Mike Howard, a semiconductor analyst for IHS iSuppli and a former Micron employee, says the agreement may also be a way for Hynix and Micron, usually competitors, to show solidarity before Rambus. The agreement is a way of saying, “You’re not going to pick us off one at a time,” Howard said. He said Micron and Hynix believe they have “a pretty good case.”

Earlier this year, Lewis said the Rambus' case is one example of Rambus' "continued attempts to place blame on third parties for its failure to compete successfully in the marketplace."

Micron also said it would likely appeal a judgment against it in Rambus case.

In September, company officials told analysts that it has not set aside money specifically against the possibility of an adverse judgment.

“We are unable to predict the outcome of this lawsuit and therefore cannot determine the likelihood of loss nor estimate a range of possible los,” the annual report says.

Bloomberg News contributed.

Read more: http://www.idahostatesman.com/2011/10/26/1854390/micron-hynix-agree-to-share-joint.html#ixzz1bwPI73nZ

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From: hdl11/1/2011 2:36:29 PM
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you are running out of time to buy rmbs cheap.

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To: hdl who wrote (93418)11/1/2011 10:26:20 PM
From: Jeffry K. Smith
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"you are running out of time to buy rmbs cheap."

I think I've heard that before...

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To: Jeffry K. Smith who wrote (93419)11/2/2011 9:10:47 AM
From: hdl
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that was the point; now, it is finally true.

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To: hdl who wrote (93420)11/2/2011 4:20:22 PM
From: Jeffry K. Smith
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What makes it true now more than before?

Thank you.

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To: Jeffry K. Smith who wrote (93421)11/2/2011 5:59:38 PM
From: Don Green
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All I want to know is will anyone JUMP if they don't win completely. Which I am pretty sure they won't. It will be a comprise, to what extent is the only real issue.

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To: Jeffry K. Smith who wrote (93421)11/2/2011 10:45:40 PM
From: hdl
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Long Rambus deliberations keep onlookers guessing

By Laird Harrison

SAN FRANCISCO | Wed Nov 2, 2011 6:26pm EDT

Nov 2 (Reuters) - When the bailiff knocked on the door of a California Superior Court jury room Tuesday, onlookers reached for their laptops.

But it was just another false alarm for those hoping to finally hear a verdict in the potentially billion dollar case between Rambus and its chipmaker rivals.

The San Francisco jury is in its seventh week of mulling over the evidence in Rambus Inc's antitrust lawsuit against Micron Technology Inc and Hynix Semiconductor Inc .

Over more than three months of courtroom proceedings, Rambus attorneys argued that South Korea's Hynix and Idaho-based Micron had colluded to fix prices of memory chips used in personal computers and to prevent Rambus's technology from becoming widely used. Rambus claimed that it had lost billions of dollars in business.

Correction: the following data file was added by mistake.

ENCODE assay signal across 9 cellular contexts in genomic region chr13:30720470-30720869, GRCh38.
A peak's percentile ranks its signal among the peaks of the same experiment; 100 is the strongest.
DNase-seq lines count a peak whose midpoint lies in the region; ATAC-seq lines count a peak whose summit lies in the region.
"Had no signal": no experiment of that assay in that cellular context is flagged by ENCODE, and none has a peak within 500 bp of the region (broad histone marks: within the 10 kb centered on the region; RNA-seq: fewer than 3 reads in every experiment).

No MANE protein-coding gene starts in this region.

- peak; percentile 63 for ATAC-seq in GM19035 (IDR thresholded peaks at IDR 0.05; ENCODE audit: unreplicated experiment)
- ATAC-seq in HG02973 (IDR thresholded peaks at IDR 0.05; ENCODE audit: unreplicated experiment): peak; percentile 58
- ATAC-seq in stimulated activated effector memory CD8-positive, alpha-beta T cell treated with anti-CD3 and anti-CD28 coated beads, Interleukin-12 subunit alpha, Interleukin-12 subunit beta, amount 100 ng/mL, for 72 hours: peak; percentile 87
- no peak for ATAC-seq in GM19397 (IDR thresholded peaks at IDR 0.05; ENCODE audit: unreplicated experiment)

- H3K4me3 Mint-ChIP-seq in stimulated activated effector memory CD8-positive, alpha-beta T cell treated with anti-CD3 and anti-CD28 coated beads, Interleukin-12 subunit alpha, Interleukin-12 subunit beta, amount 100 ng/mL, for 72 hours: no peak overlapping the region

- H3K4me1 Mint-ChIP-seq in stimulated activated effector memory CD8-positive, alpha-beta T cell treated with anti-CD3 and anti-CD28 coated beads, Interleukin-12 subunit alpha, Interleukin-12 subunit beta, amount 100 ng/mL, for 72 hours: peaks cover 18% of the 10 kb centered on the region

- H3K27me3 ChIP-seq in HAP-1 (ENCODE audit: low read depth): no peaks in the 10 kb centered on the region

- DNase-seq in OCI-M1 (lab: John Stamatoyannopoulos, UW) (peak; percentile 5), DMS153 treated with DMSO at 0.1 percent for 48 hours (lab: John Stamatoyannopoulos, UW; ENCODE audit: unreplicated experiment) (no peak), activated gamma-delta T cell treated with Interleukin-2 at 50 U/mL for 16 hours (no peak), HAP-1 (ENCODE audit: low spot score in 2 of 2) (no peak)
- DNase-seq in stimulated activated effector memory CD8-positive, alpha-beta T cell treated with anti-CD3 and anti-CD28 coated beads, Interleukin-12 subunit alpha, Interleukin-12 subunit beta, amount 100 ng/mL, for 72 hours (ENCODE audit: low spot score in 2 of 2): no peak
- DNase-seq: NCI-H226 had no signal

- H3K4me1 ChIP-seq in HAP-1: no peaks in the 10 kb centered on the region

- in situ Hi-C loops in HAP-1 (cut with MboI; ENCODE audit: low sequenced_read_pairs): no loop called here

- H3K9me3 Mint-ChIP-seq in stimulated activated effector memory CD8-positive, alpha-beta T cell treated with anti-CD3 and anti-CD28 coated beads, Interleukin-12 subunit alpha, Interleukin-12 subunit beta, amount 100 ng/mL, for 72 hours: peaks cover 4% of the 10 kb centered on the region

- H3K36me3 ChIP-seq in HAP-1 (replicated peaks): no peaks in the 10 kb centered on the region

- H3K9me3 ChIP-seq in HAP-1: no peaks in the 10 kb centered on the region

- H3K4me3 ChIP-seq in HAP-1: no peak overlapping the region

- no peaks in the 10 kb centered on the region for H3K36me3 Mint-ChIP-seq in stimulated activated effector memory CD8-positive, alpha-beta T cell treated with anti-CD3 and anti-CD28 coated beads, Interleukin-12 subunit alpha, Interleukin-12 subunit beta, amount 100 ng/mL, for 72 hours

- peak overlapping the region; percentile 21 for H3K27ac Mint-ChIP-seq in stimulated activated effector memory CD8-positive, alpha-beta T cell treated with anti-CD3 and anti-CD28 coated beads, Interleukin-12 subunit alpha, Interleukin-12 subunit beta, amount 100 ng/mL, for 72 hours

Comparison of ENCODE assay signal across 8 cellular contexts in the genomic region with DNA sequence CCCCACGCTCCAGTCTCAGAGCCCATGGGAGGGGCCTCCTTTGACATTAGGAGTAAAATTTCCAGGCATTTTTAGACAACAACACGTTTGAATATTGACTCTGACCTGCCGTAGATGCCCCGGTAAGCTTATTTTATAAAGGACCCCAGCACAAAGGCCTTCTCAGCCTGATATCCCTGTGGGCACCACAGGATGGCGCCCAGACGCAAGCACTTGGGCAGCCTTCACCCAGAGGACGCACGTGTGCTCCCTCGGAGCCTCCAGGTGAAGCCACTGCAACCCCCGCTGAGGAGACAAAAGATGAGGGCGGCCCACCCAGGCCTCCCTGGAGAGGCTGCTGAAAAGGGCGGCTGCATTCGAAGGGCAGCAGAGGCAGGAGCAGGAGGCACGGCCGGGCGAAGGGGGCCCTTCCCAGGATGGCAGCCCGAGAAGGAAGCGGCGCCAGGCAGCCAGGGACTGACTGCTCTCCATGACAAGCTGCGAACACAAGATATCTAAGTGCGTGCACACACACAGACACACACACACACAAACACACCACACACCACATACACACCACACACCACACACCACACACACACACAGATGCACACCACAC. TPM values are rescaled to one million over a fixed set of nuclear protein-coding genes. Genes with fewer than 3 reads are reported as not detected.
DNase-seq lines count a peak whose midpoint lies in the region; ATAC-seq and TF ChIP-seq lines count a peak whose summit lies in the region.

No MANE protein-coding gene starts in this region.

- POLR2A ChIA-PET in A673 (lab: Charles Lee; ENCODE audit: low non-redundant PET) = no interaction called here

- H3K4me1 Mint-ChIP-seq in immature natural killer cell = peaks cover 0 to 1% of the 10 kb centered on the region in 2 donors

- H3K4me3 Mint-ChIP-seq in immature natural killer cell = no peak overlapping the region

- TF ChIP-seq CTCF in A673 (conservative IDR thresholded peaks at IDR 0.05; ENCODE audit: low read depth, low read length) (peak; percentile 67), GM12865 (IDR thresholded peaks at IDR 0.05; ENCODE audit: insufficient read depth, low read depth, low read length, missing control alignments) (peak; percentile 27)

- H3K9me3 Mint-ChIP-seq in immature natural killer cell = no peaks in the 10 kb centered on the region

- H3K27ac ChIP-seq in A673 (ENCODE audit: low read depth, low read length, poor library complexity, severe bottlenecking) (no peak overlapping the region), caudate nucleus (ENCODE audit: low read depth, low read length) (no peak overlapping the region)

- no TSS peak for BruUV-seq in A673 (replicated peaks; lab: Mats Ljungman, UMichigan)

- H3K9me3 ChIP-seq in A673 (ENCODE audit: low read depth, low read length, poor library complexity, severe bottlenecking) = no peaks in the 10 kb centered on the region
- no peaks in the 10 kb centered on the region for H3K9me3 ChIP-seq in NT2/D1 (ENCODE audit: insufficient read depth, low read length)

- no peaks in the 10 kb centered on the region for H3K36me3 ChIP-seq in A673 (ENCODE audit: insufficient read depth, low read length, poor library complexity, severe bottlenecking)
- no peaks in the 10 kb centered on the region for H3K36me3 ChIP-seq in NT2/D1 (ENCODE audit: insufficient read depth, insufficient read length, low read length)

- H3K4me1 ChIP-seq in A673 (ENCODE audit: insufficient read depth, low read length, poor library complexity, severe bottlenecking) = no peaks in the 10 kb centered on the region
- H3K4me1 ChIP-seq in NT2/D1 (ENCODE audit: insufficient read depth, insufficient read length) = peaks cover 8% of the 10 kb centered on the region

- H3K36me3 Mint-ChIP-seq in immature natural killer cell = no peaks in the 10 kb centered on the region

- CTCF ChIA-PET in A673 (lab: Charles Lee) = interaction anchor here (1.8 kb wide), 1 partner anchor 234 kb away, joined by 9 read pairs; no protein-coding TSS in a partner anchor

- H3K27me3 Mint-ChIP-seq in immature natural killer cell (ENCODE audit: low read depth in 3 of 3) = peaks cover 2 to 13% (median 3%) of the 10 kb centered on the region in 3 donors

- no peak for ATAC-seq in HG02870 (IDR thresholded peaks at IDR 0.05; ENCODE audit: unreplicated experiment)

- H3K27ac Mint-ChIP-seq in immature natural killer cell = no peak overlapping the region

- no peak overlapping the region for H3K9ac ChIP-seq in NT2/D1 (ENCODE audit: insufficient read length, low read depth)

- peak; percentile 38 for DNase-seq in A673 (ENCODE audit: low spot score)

Micron and Hynix countered that Rambus' chip technology was plagued by technical problems and that the company was blaming competitors for its own failure.

Closing arguments ended Sept. 21. Since then, investors and reporters have gathered in the corridor every day the jury meets, hoping to be among the first to know the verdict.

"I can't ever remember deliberations going on that long," said Greg Hurley, a jury analyst at the National Center for State Courts.

The Rambus jury has a way to go before setting a record. In 1994, a jury in Long Beach, California, deliberated for more than four months before finding for the plaintiff in a lawsuit that alleged discriminatory practices in the city building department.

The Rambus jury has adopted a relatively light schedule, meeting five hours a day and taking Fridays off most weeks.

Outside the Rambus courtroom, onlookers watch for a sign as the 12 men and women exit and enter the jury room for occasional breaks. Speculation about the length of the deliberations runs rampant: could the jury be locked in an irreconcilable argument? Could the sandwiches delivered to the jury room have prolonged the conversation?

Seated on a bench outside the courtroom, Hynix attorney Kenneth Nissly said of the length of deliberations, "Antitrust cases tend to be complicated, so they tend to be longer than other cases."

The Rambus jury is not being asked to vote guilty or innocent, as in a criminal case. Rather, it has to puzzle through such technical intricacies as the latency of double data rate synchronous dynamic random access memory.

Jurors then must apply their understanding to legal concepts such as intentional interference with prospective economic relations, using 57 pages of instructions to fill out a verdict form with 31 questions.

Nine out of 12 jurors must agree on a question, Nissly said.

Judge James McBride may have set the stage for long deliberations during jury selection when he warned prospective jurors that the trial could last until Thanksgiving. Those whose lives would be harmed were excused. Those who took seats on the jury were braced for a marathon.

"They may have blocked off that time in their minds," said Joe Rice, a California jury consultant.

On Tuesday, all eyes followed the bailiff as he passed from the jury room to the courtroom. But a moment later he returned carrying an easel pad, apparently to replenish the jury's supply of brainstorming material.

The onlookers sank back into molded plastic seats.

The case in Superior Court of the State of California, County of San Francisco is Rambus Inc. v. Micron Technology Inc. et al, 04-431105.